Similarly, it was not all that easy for Saint Paul in all his travels and preaching of the Good News of Christ. Even though the mercy and love of God was with him, during his miseries and pains, like Jeremiah, Paul was beaten, tried, rejected and imprisoned here and there. But Paul’s attitude in all these is evident in his Letter to the Romans, the 2nd reading, (12:1-2).  Paul says, “Brothers and sisters, I urge you, by the mercies of God, to offer your bodies as living sacrifices, holy and pleasing to God, your spiritual worship.”
Sacrifices, and self-abandonment are demanded of us in all that we do, as believers. It is such sacrifices that Christ reminded his disciples of, in today’s Gospel, Matthew 16:21-27, who thought it was unthinkable that Christ would go to Jerusalem to suffer as he had foretold.

Recall after Peter’s Confession of the divinity of Christ in Caesarea Philippi, in last Sunday’s reading, Jesus praised and blessed Peter. He gave the keys of the Church to Peter, but went on to explain that it was necessary, it was the will of God, and that he goes up to Jerusalem in order to suffer, be killed and on the third day be raised. The disciples did not understand this type of language that it was actually through suffering or the cross of Christ that we find salvation.  Peter and his friends were at different level with different thinking, as we often do!  He almost became an obstacle “satanic” to Christ. For Christ, “Whoever wishes to come after him, must deny himself/herself, take up his or her cross and follow him.”
This invitation to take up the cross, explains the parched land and the lifeless earth, the waterless planet of the psalmist. It explains and sooths the duping and the frustration of Jeremiah. It explains the call to “spiritual worship,” of Paul.  It explains the fact that our relationship with God must go beyond self-seeking and material level. Our relationship with God must go beyond seeking earthly values to seeking heavenly values. It challenges us to that facts that with prayers, deeper trusting, constant longing and thirsting for God, that our pains, illness, tribulations, frustrations, rifts and misunderstandings, can be handled.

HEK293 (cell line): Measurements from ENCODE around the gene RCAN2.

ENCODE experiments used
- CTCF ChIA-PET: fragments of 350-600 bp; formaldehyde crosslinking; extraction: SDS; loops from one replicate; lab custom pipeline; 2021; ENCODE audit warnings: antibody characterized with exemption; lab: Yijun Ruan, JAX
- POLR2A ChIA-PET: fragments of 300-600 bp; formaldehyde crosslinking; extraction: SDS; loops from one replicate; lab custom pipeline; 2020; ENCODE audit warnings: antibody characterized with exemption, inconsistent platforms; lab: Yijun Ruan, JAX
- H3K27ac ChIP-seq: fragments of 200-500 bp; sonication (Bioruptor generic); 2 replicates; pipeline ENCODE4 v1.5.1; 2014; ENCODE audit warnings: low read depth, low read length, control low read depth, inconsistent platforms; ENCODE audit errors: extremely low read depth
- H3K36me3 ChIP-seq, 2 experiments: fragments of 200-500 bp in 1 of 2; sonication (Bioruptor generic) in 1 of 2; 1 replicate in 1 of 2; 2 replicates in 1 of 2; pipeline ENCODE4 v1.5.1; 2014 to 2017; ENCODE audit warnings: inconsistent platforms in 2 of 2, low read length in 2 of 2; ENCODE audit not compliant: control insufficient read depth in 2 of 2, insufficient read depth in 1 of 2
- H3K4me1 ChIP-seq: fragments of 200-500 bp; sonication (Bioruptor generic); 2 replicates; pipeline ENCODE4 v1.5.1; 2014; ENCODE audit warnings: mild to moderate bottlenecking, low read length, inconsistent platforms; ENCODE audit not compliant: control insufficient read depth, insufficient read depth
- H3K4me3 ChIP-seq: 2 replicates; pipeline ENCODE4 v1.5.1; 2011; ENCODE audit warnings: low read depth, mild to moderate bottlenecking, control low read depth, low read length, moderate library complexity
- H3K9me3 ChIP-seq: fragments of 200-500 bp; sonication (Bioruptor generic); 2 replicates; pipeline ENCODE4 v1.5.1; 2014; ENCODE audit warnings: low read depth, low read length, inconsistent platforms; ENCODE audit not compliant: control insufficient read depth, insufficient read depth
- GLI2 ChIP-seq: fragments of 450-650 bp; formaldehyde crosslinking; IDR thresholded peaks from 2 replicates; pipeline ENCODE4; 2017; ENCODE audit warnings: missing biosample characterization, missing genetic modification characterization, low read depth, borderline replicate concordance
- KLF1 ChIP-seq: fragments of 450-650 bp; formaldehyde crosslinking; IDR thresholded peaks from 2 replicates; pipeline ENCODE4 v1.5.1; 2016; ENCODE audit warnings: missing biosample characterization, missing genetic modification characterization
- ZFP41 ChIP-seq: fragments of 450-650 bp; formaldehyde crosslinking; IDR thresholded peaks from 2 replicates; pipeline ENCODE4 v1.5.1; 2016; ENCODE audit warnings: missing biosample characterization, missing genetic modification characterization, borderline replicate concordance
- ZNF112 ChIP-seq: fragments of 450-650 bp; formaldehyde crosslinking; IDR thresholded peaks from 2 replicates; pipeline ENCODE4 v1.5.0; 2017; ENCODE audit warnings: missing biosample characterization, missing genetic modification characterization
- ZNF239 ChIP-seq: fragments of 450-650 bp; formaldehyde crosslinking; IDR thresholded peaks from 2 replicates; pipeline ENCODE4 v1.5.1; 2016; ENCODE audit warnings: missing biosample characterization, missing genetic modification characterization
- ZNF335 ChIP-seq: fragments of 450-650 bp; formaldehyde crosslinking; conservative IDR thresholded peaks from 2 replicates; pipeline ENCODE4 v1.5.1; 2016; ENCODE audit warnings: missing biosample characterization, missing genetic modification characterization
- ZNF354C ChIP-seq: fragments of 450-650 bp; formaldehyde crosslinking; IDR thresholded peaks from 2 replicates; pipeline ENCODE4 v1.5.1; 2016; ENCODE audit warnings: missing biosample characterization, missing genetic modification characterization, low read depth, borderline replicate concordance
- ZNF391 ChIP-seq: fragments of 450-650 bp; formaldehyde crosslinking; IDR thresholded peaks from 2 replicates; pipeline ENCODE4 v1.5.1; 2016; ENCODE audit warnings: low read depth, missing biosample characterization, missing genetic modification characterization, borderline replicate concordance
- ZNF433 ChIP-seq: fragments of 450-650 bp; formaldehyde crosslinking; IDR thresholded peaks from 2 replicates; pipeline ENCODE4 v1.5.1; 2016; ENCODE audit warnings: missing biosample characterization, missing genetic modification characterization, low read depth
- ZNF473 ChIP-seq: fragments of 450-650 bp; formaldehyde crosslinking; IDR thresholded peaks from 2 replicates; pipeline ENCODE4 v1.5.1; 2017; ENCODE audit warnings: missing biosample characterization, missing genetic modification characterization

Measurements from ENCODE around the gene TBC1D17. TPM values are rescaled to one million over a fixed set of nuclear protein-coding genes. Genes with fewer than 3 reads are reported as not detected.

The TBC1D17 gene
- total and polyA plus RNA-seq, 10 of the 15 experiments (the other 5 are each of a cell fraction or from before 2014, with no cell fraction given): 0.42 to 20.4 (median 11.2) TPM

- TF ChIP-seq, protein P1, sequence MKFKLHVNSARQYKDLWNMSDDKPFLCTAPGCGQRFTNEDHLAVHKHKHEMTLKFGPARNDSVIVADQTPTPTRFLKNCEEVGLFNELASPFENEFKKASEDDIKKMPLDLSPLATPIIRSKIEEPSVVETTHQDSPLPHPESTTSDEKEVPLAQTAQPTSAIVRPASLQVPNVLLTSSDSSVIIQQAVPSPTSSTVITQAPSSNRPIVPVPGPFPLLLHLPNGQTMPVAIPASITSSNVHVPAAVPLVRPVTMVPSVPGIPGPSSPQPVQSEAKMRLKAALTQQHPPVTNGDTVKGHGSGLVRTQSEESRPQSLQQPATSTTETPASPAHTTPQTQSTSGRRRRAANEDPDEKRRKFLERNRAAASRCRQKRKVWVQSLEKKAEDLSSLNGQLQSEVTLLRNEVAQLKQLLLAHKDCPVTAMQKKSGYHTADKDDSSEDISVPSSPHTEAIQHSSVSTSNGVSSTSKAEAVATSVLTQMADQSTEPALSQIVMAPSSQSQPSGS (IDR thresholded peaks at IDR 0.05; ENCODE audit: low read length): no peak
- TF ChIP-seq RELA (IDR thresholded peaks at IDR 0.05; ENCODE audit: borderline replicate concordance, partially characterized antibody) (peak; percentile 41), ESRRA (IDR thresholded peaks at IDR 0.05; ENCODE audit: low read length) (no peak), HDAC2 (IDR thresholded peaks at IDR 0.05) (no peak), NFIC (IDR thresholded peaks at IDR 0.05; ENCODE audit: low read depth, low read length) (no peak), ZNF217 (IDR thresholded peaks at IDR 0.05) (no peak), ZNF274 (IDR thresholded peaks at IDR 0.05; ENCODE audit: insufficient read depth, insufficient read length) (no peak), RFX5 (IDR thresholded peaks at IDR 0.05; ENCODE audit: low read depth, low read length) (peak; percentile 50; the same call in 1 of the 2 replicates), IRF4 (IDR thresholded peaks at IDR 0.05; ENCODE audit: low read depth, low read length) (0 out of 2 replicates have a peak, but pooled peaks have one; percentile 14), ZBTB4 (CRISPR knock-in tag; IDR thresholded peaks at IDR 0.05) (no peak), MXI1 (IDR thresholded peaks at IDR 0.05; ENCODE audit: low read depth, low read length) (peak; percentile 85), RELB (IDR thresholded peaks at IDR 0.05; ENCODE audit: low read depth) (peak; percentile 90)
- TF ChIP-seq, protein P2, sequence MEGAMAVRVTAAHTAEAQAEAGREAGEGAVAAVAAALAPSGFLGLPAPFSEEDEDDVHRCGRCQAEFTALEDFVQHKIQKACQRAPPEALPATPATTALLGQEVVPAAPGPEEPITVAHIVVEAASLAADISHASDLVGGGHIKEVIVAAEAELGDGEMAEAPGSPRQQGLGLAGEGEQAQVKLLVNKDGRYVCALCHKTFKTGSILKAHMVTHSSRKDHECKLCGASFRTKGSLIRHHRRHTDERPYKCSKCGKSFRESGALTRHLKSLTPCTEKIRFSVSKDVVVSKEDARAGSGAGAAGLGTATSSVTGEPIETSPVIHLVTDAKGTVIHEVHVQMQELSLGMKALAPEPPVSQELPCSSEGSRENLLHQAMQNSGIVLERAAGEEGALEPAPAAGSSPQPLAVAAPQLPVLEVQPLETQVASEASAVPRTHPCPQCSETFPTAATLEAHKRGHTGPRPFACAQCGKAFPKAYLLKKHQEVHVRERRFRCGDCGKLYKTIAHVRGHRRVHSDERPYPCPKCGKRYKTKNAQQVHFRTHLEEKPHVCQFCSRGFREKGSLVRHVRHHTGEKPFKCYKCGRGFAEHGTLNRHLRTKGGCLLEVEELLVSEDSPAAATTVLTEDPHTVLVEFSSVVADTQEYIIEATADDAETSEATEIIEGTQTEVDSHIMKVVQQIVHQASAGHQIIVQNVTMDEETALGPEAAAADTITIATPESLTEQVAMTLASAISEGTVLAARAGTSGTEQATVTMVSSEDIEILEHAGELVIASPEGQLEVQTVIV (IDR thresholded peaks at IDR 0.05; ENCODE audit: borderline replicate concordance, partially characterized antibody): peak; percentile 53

As we brave our daily crosses, personal trials, and agonies of seeming lifelessness and dryness, like Jeremiah, Christ and Paul, our lives must not exclude our concern for others. The more intimate we are with God, trusting him, following him, the closer we are called to be charitable to God’s extended families, our neighbors and our planet, as well.
Reflection Questions:

1.    In your various states of live, vocation have you ever felt like Jeremiah, St. Paul, or Peter and his friends of today’s Gospel? And what do you do!

2.    How do you assist members of your faith communities who come to you with their experiences of pains, crosses, sufferings, hurricanes, disappointments, and frustrations of one form or the other?

3.    Have you ever misled or be an obstacle to a member of your faith community who is growing in faith! Or treat the planet unfairly!

 

 

 

 

 

 

Saturday, August 26, 2017

Homily Twenty-First Sunday of Year A: Fr. Michael Ufok Udoekpo


Homily Twenty-First Sunday of Year A: Fr. Michael Ufok Udoekpo
·         Isaiah 22:19-23;
·         Ps 138:1-3, 6, 8;
·         Rom 11:33-36
·         Matthew 16:13-20

 A God of Surprise and Giver of Keys Of Responsibilities

Many of us do not like to be surprised, except with anniversary gifts! But our God is a God of surprises. To be surprised implies that we have surrendered at least some of our autonomy(ies). It means events, wonders and amazements have taken place in which we have little or no control, but only to trust in God. Many of such events abound in our lives. In those moments, God is at work. He creates and recreates. He admonishes sinners and welcomes the repentant. He can make king and has the power too to bring kings down. He promotes and demotes.  He changes sufferings into joy, failures into success, illness into good health, and death into life. This is true when we take a closer look into today’s Bible lessons. The Lord entrusted us with the keys to join in building the kingdom.